DALER drone based on a vampire bat can fly and walk

DALER drone based on a vampire bat can fly and walk

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If robots drones were able to not only fly but also walk on the ground then they would be more useful than ever and they would be able to operate in more areas. But of course, if wheels have to be added on then weight is added. Researchers at the Swiss Federal Institute of Technology have now designed a drone that is based on the vampire bat and uses the tips of its wings to walk on.

[Image Source: EPFL]

DALER stands for the Deployable Air-Land Exploration Robot drone and it has what the researchers call “whegs”, wings and legs. The researchers studied vampire bat behaviour and then went ahead and made a wing that was covered with soft fabric which could be folded into a smaller space when the drone is on the ground and then able to rotate on a hinge which attaches the whegs to the body of the drone. The retractable and deformable wing can solve the issues drones have when trying to move on the ground.

[Image Source: EPFL]

The designer of the DALER drone said that the design took inspiration from the vampire bat, which is capable of performing aerial along with terrestrial locomotion with trade-offs that are limited. A lot of experimentation was needed to find the ideal distance of the centre of mass of the drone and axis of rotation of the wingerons. Once they had they could improve energy efficiency. The DALER is able to fly at around 45mph through the air and travel at around 2.5 inches per second on the ground, the maximum step distance is around 2.5 inches.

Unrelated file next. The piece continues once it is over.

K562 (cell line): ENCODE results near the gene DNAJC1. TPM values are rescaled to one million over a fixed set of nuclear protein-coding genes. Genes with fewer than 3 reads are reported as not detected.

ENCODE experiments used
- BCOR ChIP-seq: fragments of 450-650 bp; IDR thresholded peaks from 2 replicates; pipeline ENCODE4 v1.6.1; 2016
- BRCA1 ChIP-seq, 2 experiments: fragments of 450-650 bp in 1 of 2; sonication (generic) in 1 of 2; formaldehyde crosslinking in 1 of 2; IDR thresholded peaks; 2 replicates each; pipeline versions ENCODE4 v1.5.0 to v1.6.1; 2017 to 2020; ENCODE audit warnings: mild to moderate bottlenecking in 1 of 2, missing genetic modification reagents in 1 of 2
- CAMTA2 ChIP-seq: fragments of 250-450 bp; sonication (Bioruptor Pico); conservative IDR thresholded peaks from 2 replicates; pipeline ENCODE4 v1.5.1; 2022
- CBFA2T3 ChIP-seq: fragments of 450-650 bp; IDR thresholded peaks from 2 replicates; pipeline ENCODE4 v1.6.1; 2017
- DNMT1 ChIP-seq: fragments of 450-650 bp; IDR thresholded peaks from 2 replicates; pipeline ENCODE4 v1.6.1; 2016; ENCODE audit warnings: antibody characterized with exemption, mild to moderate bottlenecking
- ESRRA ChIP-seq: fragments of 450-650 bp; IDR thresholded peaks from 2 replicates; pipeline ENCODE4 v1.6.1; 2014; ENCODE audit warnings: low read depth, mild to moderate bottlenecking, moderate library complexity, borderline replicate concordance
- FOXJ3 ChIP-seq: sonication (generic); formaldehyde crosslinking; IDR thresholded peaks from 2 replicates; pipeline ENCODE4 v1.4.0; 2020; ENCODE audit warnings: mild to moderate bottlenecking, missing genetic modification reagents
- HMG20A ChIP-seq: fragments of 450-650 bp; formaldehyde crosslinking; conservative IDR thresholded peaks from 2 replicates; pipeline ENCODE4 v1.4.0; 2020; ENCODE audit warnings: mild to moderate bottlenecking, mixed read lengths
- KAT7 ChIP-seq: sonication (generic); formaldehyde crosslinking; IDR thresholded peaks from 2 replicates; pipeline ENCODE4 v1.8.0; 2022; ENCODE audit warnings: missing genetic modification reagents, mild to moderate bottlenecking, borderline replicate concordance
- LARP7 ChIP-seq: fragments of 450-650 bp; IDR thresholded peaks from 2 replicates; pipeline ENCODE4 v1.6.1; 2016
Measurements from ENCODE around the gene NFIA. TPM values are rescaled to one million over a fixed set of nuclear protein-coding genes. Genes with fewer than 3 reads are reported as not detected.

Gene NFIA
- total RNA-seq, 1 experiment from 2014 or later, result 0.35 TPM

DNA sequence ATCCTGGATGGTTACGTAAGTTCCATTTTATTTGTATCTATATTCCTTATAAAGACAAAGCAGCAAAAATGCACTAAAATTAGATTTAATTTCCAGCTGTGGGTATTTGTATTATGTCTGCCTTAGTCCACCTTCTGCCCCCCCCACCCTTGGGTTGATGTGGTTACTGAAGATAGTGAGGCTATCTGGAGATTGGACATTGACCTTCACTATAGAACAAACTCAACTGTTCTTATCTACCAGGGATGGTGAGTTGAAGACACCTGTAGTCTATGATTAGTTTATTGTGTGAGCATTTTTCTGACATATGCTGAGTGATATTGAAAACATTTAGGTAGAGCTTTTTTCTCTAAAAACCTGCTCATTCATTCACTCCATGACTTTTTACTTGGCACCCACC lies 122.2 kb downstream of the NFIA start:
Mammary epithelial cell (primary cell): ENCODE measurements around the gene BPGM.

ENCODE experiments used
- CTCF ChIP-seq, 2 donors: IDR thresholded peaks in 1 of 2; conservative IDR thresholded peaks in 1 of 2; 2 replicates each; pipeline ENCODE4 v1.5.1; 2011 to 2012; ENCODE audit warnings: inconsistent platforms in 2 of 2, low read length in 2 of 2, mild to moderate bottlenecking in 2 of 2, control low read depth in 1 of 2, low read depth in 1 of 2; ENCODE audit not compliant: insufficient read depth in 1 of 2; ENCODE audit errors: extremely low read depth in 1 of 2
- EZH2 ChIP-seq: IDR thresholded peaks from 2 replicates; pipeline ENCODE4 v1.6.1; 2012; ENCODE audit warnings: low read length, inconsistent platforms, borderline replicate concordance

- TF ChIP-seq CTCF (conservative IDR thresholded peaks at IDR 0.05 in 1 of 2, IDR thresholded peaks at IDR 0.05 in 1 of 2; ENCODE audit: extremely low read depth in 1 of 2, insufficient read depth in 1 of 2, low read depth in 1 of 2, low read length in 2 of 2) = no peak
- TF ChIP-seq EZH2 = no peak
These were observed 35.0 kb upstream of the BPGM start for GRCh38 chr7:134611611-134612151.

[Image Source: EPFL]

The DALER drone would be more versatile in situations such as locating survivors after a disaster. It could be deployed to the area in the air where it would fly around to access damage and it could then land and walk if needed to locate victims. The researchers are now working on making the drone hover and giving it the ability to be able to take off on its own following completion of a mission and make its way back to base.

[Image Source: EPFL]